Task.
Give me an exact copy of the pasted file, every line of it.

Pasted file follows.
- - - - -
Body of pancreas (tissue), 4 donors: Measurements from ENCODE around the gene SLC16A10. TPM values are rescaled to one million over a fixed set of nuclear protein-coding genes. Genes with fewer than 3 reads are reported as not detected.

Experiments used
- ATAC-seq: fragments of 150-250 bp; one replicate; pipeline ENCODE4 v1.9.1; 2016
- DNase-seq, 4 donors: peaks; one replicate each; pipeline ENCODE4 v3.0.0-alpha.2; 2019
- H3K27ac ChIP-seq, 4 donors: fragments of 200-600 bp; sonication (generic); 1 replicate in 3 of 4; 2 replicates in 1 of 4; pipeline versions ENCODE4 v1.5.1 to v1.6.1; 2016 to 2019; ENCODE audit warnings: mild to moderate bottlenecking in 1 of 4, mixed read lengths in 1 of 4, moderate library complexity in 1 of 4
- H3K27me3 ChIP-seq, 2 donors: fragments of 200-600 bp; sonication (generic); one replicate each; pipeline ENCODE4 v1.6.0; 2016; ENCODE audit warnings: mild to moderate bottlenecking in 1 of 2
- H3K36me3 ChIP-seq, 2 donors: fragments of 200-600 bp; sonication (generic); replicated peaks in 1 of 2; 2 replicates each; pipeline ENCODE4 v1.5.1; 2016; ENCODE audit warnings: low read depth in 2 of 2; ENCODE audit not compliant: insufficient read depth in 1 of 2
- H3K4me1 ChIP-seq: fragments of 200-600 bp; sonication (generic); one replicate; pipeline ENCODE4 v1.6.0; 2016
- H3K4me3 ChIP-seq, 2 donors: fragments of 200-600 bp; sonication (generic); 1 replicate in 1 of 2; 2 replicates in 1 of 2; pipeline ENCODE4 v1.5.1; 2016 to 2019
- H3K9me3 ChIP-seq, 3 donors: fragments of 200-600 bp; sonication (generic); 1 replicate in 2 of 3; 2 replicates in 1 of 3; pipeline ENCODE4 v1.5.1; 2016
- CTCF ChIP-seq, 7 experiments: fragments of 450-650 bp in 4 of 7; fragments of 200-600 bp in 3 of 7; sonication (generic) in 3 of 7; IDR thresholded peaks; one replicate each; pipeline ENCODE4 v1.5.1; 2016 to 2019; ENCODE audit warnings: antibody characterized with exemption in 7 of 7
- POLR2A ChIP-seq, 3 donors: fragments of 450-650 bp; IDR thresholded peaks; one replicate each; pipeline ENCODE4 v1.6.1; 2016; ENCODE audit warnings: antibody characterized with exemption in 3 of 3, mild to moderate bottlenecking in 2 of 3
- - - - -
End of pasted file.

Body of pancreas (tissue), 4 donors: Measurements from ENCODE around the gene SLC16A10. TPM values are rescaled to one million over a fixed set of nuclear protein-coding genes. Genes with fewer than 3 reads are reported as not detected.

Experiments used
- ATAC-seq: fragments of 150-250 bp; one replicate; pipeline ENCODE4 v1.9.1; 2016
- DNase-seq, 4 donors: peaks; one replicate each; pipeline ENCODE4 v3.0.0-alpha.2; 2019
- H3K27ac ChIP-seq, 4 donors: fragments of 200-600 bp; sonication (generic); 1 replicate in 3 of 4; 2 replicates in 1 of 4; pipeline versions ENCODE4 v1.5.1 to v1.6.1; 2016 to 2019; ENCODE audit warnings: mild to moderate bottlenecking in 1 of 4, mixed read lengths in 1 of 4, moderate library complexity in 1 of 4
- H3K27me3 ChIP-seq, 2 donors: fragments of 200-600 bp; sonication (generic); one replicate each; pipeline ENCODE4 v1.6.0; 2016; ENCODE audit warnings: mild to moderate bottlenecking in 1 of 2
- H3K36me3 ChIP-seq, 2 donors: fragments of 200-600 bp; sonication (generic); replicated peaks in 1 of 2; 2 replicates each; pipeline ENCODE4 v1.5.1; 2016; ENCODE audit warnings: low read depth in 2 of 2; ENCODE audit not compliant: insufficient read depth in 1 of 2
- H3K4me1 ChIP-seq: fragments of 200-600 bp; sonication (generic); one replicate; pipeline ENCODE4 v1.6.0; 2016
- H3K4me3 ChIP-seq, 2 donors: fragments of 200-600 bp; sonication (generic); 1 replicate in 1 of 2; 2 replicates in 1 of 2; pipeline ENCODE4 v1.5.1; 2016 to 2019
- H3K9me3 ChIP-seq, 3 donors: fragments of 200-600 bp; sonication (generic); 1 replicate in 2 of 3; 2 replicates in 1 of 3; pipeline ENCODE4 v1.5.1; 2016
- CTCF ChIP-seq, 7 experiments: fragments of 450-650 bp in 4 of 7; fragments of 200-600 bp in 3 of 7; sonication (generic) in 3 of 7; IDR thresholded peaks; one replicate each; pipeline ENCODE4 v1.5.1; 2016 to 2019; ENCODE audit warnings: antibody characterized with exemption in 7 of 7
- POLR2A ChIP-seq, 3 donors: fragments of 450-650 bp; IDR thresholded peaks; one replicate each; pipeline ENCODE4 v1.6.1; 2016; ENCODE audit warnings: antibody characterized with exemption in 3 of 3, mild to moderate bottlenecking in 2 of 3